· 922 HIV+ participants with known vital status (dead or alive) were included for analysis. Vital status could not be determined for 261. Sensitivity analyses were also conducted to include those with unknown vital status.
· Primary predictors:
- Fibrinogen as a continuous (per 100mg/dL increase) and categorical variable (tertiles of fibrinogen levels)
- CRP as a continuous [log transformation (log2)] and categorical variable based on the Center for Disease Control/American Heart Association guidelines: low risk <1mg/dL, average risk 1-3mg/dL, and high risk >3mg/dL
· Secondary predictors: demographic (sex, age, ethnicity); traditional cardiovascular disease (CVD) risk factors (smoking, diabetes, systolic and diastolic blood pressure, HDL cholesterol, and non-HDL cholesterol) ; HIV-related (HIV RNA level, CD4 count, self-reported duration of HIV, AIDS by CD4 or opportunistic infections or malignancies OI/OM), hepatitis C virus infection status, ever use and duration of use of each antiretroviral drug and class)
· Outcome: Death ascertained by clinic notes and provider disclosure Statistical Analysis
· Characteristics of the HIV+ participants by tertile of fibrinogen were compared (Table 1).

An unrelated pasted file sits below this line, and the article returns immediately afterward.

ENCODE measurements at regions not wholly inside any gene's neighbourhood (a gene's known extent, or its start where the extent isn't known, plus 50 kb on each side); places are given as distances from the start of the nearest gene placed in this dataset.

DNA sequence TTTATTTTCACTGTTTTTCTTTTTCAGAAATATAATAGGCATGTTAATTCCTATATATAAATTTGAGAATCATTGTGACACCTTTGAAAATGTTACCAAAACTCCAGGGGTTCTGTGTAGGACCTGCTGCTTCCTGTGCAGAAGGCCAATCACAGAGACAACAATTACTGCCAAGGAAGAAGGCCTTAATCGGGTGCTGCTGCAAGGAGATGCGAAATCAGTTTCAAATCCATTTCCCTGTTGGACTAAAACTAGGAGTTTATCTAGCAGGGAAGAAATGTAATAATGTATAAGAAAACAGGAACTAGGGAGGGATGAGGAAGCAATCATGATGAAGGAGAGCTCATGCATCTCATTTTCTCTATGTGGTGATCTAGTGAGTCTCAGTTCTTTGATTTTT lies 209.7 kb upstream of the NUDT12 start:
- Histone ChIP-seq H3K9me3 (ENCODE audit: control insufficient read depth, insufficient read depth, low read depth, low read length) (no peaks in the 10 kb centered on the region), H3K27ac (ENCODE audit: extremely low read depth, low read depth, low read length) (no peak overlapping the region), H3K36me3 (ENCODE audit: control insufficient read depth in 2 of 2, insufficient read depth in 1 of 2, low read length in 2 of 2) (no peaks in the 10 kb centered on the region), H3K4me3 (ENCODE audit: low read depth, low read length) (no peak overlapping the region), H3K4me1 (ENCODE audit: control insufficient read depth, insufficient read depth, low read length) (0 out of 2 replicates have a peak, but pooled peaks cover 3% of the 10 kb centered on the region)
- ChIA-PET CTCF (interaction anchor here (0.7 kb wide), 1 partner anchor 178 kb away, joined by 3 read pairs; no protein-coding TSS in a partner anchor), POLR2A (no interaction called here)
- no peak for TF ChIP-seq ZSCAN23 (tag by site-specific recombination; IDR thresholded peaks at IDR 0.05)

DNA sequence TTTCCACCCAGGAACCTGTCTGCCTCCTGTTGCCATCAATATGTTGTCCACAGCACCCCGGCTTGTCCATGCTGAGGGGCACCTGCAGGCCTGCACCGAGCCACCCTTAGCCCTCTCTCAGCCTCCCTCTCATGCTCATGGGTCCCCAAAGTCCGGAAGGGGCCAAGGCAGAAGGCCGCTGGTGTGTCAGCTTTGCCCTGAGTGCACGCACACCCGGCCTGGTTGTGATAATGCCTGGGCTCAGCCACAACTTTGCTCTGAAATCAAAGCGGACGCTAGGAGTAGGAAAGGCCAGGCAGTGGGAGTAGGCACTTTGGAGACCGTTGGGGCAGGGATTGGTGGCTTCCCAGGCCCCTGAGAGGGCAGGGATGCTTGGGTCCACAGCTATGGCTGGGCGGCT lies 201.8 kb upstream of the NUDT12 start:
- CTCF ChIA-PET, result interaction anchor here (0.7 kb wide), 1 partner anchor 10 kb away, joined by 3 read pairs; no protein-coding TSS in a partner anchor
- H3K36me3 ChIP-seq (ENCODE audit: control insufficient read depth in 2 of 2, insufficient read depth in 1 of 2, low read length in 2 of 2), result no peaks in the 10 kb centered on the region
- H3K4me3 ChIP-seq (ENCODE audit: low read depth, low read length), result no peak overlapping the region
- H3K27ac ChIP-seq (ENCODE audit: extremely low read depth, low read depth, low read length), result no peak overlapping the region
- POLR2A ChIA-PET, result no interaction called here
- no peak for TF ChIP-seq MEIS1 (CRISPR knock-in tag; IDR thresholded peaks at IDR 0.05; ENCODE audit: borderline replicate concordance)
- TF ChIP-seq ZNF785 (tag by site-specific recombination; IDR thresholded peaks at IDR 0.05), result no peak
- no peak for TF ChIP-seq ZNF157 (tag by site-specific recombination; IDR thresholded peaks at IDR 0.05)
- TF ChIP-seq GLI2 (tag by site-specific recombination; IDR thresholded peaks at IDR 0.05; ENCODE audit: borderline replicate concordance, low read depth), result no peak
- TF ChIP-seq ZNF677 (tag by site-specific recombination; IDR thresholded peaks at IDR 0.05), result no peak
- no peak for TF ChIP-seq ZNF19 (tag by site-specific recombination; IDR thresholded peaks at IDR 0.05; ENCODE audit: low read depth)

· Association of fibrinogen and CRP with five-year mortality risk was determined by multivariable logistic regression analysis.
· Analyses were stratified by baseline CD4 count (<200, 200 to 350, >350 to 500, and >500).


Figure 1. Elevated Fibrinogen and CRP were associated with higher mortality rates.


*Estimates standardized to 40 years (the approximate mean age of the overall cohort at enrollment)
Table 1: HIV+ with fibrinogen in the highest tertile at the baseline exam were older, more often African-American, had lower HDL and CD4, and higher HIV RNA and CRP levels.



*Statistics estimated using IPCW weights. Continuous data are represented as median (IQR).
** AIDS defined by CD4<200 or history of opportunistic infection or malignancy
Table 2: Fibrinogen and CRP are independently associated with mortality after controlling for demographic, CVD and HIV-related factors


Table 3: Fibrinogen and CRP were independently associated with higher odds of death in every CD4 category, after adjustment for demographic, CVD, and HIV-related factors.


* OR, odds ratio; CI, confidence interval. Multivariate-adjusted model controls for demographics, smoking, non-HDL chol, hepatitis C virus infection, waist circumference, lean mass, CD4 count, and total duration of efavirenz, indinavir, and amprenavir.
** Fibrinogen & CRP are shown entering the model individually.
*** Fibrinogen & CRP are shown entering the model jointly.
CRP is log2-transformed. Estimates are odds of death per doubling of CRP
1. Cockerham L, Scherzer R, Zolopa A, et al. Association of HIV infection, demographic and cardiovascular risk factors with all-cause mortality in the recent HAART era. J Acquir Immune Defic Syndr 2010 Jan 1;53(1):102-6
2. Tien PC, Benson C, Zolopa AR, Sidney S, Osmond D and Grunfeld C. The study of fat redistribution and metabolic change in HIV infection (FRAM): methods, design, and sample characteristics. Am J Epidemiol 2006;163:860-9